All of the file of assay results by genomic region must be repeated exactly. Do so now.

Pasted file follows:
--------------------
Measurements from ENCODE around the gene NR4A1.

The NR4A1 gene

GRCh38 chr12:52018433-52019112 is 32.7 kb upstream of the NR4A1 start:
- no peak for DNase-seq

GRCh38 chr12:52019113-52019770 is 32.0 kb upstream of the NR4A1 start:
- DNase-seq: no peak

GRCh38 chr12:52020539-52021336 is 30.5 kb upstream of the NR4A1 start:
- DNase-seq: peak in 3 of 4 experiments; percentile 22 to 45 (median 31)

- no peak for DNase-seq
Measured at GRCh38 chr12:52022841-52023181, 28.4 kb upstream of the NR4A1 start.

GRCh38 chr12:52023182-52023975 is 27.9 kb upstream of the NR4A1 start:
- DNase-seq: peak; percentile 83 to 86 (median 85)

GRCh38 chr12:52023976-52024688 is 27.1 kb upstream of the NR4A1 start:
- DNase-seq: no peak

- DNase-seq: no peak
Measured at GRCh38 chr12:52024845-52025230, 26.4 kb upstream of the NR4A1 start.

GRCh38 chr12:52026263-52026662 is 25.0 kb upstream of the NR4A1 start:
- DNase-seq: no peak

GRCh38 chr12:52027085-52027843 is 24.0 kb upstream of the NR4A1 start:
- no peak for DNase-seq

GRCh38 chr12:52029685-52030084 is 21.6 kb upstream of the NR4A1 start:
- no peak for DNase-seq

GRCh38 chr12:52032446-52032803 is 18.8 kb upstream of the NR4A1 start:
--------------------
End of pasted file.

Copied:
Measurements from ENCODE around the gene NR4A1.

The NR4A1 gene

GRCh38 chr12:52018433-52019112 is 32.7 kb upstream of the NR4A1 start:
- no peak for DNase-seq

GRCh38 chr12:52019113-52019770 is 32.0 kb upstream of the NR4A1 start:
- DNase-seq: no peak

GRCh38 chr12:52020539-52021336 is 30.5 kb upstream of the NR4A1 start:
- DNase-seq: peak in 3 of 4 experiments; percentile 22 to 45 (median 31)

- no peak for DNase-seq
Measured at GRCh38 chr12:52022841-52023181, 28.4 kb upstream of the NR4A1 start.

GRCh38 chr12:52023182-52023975 is 27.9 kb upstream of the NR4A1 start:
- DNase-seq: peak; percentile 83 to 86 (median 85)

GRCh38 chr12:52023976-52024688 is 27.1 kb upstream of the NR4A1 start:
- DNase-seq: no peak

- DNase-seq: no peak
Measured at GRCh38 chr12:52024845-52025230, 26.4 kb upstream of the NR4A1 start.

GRCh38 chr12:52026263-52026662 is 25.0 kb upstream of the NR4A1 start:
- DNase-seq: no peak

GRCh38 chr12:52027085-52027843 is 24.0 kb upstream of the NR4A1 start:
- no peak for DNase-seq

GRCh38 chr12:52029685-52030084 is 21.6 kb upstream of the NR4A1 start:
- no peak for DNase-seq

GRCh38 chr12:52032446-52032803 is 18.8 kb upstream of the NR4A1 start: